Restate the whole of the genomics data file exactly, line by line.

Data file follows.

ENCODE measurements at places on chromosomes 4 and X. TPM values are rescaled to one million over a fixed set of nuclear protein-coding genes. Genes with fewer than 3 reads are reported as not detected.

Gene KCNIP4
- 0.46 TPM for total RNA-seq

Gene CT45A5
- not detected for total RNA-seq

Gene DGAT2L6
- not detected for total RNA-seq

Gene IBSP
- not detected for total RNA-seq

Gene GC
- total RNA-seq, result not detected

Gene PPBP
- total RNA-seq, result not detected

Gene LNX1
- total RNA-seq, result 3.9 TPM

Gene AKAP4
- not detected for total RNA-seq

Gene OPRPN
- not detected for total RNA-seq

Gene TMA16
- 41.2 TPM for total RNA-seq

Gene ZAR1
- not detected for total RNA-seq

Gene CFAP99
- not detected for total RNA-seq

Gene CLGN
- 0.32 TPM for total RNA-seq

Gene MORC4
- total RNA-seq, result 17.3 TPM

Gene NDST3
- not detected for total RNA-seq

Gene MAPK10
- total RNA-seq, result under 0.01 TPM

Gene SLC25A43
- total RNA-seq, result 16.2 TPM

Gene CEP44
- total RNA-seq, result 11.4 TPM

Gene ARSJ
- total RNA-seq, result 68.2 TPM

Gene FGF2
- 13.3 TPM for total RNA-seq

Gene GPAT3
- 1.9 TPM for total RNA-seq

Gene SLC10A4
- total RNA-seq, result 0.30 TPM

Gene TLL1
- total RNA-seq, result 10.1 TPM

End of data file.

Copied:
ENCODE measurements at places on chromosomes 4 and X. TPM values are rescaled to one million over a fixed set of nuclear protein-coding genes. Genes with fewer than 3 reads are reported as not detected.

Gene KCNIP4
- 0.46 TPM for total RNA-seq

Gene CT45A5
- not detected for total RNA-seq

Gene DGAT2L6
- not detected for total RNA-seq

Gene IBSP
- not detected for total RNA-seq

Gene GC
- total RNA-seq, result not detected

Gene PPBP
- total RNA-seq, result not detected

Gene LNX1
- total RNA-seq, result 3.9 TPM

Gene AKAP4
- not detected for total RNA-seq

Gene OPRPN
- not detected for total RNA-seq

Gene TMA16
- 41.2 TPM for total RNA-seq

Gene ZAR1
- not detected for total RNA-seq

Gene CFAP99
- not detected for total RNA-seq

Gene CLGN
- 0.32 TPM for total RNA-seq

Gene MORC4
- total RNA-seq, result 17.3 TPM

Gene NDST3
- not detected for total RNA-seq

Gene MAPK10
- total RNA-seq, result under 0.01 TPM

Gene SLC25A43
- total RNA-seq, result 16.2 TPM

Gene CEP44
- total RNA-seq, result 11.4 TPM

Gene ARSJ
- total RNA-seq, result 68.2 TPM

Gene FGF2
- 13.3 TPM for total RNA-seq

Gene GPAT3
- 1.9 TPM for total RNA-seq

Gene SLC10A4
- total RNA-seq, result 0.30 TPM

Gene TLL1
- total RNA-seq, result 10.1 TPM